Kelly Thompson has long since proved herself as a great Captain Marvel writer, but the “Brave New World” arc might just be the most impressive arc of an already fabulous run. Each issue was packed with character moments and shocking plot twists, and though the finale peters out a bit in comparison, it’s still another solid issue.
SPOILERS AHEAD for Captain Marvel #26!
The Ove/Carol showdown has been a long time in the making, and though it doesn’t always live up to the hype, it’s still a great ride. It’s the culmination of the last few issues, seeing characters like Armor step back into the fold as well as the next generation of fighters. Amora’s sacrifice is unexpected, though it does follow through with the character Thompson presented us within this arc: a mother who will do anything for her son, even if she thinks he’s a monster. The Ove/Amora dynamic is easily one of the most interesting parts of this exciting arc.
Once the battle ends, Carol returns to Jessica, who tries to cheer her up. Carol doesn’t believe she’s won, since Ove was able to transport himself back in time to the present-day 616. Jessica says she’s saved their future and for that alone, she should give herself a break. It’s a great look at the Carol/Jess dynamic and at all the weight Carol puts on her own shoulders. The icing on the cake for this duo comes when Jessica sacrifices herself to get Carol home, proving the timelessness of the friendship between these two women. The hugs Carol gives Jessica and Hazmat when she gets back is pretty heartwarming.
One of the best parts of Thompson’s run is how she writes other characters who just happen to show up in the title. Her Emma is just about flawless, providing one of the most entertaining and true-to-the-character takes on Emma in years. She’s also shined incredibly when it comes to writing Hazmat and the unlikely friendship between her and Carol. It seems weird to say that Hazmat, an Avengers Academy character, totally belongs in a Captain Marvel book, but Kelly Thompson makes it so. She’s simply a natural here.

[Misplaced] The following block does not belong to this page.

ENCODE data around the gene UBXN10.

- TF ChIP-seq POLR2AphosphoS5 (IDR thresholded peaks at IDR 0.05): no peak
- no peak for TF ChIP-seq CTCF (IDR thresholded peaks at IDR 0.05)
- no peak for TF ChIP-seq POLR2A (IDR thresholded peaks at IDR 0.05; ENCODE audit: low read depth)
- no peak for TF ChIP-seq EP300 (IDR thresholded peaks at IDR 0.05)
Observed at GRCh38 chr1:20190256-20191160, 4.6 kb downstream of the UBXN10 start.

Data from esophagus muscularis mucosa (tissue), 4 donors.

Sometimes when Marvel does future stories like this, there’s almost no impact on the characters in the present — after all, they’ve stopped the big bad of the future, so why bother? That’s not the case with “Brave New World,” and Captain Marvel is better off for it, giving more meaning and prominence to this plot we’ve spent so long on. Because of the events of “Brave New World,” Carol and Rhodey break up.
Carol and Rhodey are a great couple, and throughout the pages of Thompson’s own Captain Marvel run she’s proved why. But “Brave New World” introduces an interesting hurdle for the couple: Rhodey’s future daughter. Upon finding out that Rhodes’ daughter wasn’t hers, Carol begins to wonder if she was holding him back from true happiness. It’s an interesting angle for a futuristic plot, and it’s giving some good insight into Carol’s character. She’s selfless, but perhaps to a fault, believing she could never be Rhodes’ happy ending.
It’s weird to say that a breakup works so well for a couple I’ve admitted to loving, but it’s clear this story isn’t done yet. The character work that came from this scene and seems to be promised for the future could be just what Carol and Rhodey need to prove why they do actually belong together. A little drama in romance is what great love stories in fiction are made of!
Captain Marvel #26 is a mostly-satisfying conclusion to a fantastic arc. Garbett’s pencils get the job done and Thompson’s writing knocks it out of the park — it’ll be interesting to see where the title goes from here.
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